Albert Memorial commissioned by Queen Victoria in tribute to the memory of her late beloved husband, Prince Albert who died of typhoid fever at the age of 42
Albert Memorial was opened in 1872 in Kensington Gardens. George Gilbert Scott designed this monument. The memorial shows Prince Albert holding the catalogue of the Great Exhibition. The exhibition was held in Hyde Park in 1851. Prince Albert inspired and helped to organise.
Why Albert Memorial was installed
It was commissioned by Queen Victoria in tribute to the memory of her late beloved husband, Prince Albert who died of typhoid fever at the age of 42.
Albert Memorial height and significance
The memorial is an imperious 172 feet tall, took a decade to complete. Marble figures representing Europe, Asia, Africa and America stand at each corner of the memorial, and higher up are further figures representing manufacture, commerce, agriculture and engineering. Yet further up, near the top, are gilded bronze statues of the angels and virtues.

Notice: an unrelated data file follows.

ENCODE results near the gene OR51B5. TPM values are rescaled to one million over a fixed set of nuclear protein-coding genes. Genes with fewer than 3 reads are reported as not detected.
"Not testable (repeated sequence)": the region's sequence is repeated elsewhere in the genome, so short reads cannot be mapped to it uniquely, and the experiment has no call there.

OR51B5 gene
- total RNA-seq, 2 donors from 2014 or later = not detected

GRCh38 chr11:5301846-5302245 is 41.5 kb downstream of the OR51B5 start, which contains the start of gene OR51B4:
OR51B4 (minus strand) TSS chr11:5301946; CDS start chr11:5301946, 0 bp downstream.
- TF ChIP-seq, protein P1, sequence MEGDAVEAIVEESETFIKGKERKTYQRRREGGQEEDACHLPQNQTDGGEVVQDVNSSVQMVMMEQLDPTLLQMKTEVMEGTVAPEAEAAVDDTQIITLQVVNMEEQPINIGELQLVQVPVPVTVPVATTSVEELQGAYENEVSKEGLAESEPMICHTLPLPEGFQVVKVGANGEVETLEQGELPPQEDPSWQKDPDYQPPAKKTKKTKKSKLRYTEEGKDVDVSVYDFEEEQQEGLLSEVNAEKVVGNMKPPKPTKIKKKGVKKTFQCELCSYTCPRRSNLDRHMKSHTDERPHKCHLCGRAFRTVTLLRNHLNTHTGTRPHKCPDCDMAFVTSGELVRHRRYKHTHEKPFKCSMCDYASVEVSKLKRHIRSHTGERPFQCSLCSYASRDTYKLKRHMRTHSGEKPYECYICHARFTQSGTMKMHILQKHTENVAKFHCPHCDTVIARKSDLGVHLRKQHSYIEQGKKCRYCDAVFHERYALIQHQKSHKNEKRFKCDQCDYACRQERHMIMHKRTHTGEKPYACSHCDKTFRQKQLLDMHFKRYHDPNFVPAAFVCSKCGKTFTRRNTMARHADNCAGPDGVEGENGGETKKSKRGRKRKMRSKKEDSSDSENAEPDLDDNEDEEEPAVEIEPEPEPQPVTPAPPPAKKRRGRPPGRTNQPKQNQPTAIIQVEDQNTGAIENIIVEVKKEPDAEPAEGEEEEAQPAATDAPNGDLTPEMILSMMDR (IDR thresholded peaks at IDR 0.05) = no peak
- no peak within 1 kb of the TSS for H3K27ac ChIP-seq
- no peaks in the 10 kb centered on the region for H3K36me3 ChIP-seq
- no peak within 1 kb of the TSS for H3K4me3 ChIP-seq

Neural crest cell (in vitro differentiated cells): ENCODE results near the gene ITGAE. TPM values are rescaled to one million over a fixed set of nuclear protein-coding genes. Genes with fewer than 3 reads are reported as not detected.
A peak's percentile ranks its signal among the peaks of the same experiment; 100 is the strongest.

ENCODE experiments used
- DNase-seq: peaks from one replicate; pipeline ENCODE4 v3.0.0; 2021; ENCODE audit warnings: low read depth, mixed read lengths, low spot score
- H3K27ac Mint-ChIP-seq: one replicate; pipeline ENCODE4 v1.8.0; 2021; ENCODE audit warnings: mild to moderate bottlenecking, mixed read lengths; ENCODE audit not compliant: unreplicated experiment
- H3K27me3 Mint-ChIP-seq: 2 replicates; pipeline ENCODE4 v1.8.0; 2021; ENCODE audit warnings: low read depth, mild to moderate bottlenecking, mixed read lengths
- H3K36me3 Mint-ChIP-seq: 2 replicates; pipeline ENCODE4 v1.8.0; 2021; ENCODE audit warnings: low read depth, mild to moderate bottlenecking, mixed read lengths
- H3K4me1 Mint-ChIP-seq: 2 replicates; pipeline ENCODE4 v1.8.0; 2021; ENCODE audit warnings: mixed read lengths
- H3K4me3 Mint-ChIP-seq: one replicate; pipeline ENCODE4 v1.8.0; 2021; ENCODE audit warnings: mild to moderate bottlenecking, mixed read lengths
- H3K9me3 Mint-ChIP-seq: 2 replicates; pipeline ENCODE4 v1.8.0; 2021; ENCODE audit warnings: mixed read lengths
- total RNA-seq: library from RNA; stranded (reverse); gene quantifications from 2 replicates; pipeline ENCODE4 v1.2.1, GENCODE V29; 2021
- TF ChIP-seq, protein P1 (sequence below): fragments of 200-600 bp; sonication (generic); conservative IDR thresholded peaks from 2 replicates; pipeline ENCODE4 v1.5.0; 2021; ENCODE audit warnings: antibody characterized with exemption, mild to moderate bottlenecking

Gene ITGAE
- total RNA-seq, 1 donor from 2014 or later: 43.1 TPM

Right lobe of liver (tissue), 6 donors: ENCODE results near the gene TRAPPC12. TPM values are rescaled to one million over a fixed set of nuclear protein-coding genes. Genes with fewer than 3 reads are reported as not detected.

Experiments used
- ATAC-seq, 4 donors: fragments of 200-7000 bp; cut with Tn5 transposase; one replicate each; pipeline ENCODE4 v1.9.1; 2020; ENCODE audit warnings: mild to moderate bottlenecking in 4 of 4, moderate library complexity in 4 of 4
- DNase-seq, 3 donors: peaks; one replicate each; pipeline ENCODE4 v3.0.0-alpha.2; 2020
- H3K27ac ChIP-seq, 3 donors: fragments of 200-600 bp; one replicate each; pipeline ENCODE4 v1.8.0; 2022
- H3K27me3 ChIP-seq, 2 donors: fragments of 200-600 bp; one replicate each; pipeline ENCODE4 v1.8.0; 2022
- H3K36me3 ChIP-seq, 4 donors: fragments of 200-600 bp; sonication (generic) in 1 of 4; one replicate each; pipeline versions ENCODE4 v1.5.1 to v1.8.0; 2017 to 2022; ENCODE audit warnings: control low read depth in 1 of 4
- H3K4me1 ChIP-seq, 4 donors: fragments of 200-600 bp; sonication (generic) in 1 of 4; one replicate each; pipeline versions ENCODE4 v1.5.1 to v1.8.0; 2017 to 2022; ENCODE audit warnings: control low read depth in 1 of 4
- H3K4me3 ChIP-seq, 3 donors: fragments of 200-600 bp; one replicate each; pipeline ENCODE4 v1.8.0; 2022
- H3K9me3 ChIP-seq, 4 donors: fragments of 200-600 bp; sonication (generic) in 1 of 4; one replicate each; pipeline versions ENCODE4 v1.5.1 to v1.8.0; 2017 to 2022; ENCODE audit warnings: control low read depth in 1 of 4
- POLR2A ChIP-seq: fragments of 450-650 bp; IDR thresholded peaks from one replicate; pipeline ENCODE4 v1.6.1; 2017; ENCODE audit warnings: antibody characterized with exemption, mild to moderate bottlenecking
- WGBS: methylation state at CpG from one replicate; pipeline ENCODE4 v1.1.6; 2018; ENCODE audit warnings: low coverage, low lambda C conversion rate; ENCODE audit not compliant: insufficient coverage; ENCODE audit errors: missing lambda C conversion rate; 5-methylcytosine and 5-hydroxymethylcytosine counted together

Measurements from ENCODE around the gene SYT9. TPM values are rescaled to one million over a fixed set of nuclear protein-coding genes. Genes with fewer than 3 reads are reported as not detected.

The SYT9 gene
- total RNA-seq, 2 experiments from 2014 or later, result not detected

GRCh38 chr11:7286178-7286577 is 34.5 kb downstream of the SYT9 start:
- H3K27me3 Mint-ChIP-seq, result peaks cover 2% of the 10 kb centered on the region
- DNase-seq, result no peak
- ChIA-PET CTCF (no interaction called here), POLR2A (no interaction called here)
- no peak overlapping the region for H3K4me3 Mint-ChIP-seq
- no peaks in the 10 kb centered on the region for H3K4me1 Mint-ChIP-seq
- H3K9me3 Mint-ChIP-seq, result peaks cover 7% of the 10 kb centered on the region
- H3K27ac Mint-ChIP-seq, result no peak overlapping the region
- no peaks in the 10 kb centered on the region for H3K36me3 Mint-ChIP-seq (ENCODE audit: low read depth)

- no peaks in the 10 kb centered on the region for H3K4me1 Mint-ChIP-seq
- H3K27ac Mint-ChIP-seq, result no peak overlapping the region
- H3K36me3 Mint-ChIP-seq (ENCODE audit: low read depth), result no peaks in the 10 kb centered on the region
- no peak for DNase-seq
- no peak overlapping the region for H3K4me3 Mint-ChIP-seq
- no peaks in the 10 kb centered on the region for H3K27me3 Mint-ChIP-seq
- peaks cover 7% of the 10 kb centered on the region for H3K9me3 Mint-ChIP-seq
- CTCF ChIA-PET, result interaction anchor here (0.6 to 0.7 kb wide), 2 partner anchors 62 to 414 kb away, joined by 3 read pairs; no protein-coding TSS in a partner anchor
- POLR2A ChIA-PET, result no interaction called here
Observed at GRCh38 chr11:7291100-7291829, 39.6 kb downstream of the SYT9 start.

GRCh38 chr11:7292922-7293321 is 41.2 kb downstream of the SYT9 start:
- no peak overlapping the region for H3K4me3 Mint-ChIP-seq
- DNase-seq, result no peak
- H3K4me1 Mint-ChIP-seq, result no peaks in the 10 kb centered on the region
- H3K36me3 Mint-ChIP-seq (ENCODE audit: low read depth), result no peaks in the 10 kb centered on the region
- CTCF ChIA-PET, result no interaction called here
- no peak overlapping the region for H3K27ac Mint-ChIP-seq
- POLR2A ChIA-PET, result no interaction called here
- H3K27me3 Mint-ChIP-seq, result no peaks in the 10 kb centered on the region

A visit to this Memorial can be combined with a trip to the beautiful Kensington Gardens and nearby Kensington Palace, the former home of Princess Diana. There is a tour guide available on payment of Adults £9.00 Concessions (and Friends of Kensington Gardens) £8.00. They will take you beyond the railings and get a closer look at the the greatest monument of the Victorian era. If interested, please contact with the tour guide on 020 8969 0104 to attend
Address and nearest tube to Albert Memorial
Address: Kensington Gardens, London (Near to Kensington Palace, Serpentine Gallery and Princess Diana Memorial Fountain, Hyde Park). See the location in Google Map
Nearest Tube: South Kensington (District Line; Circle Line; Piccadilly Line), Kensington High Street (District Line; Circle Line)
Phone number and Email: 0300 061 2000, Email. [email protected]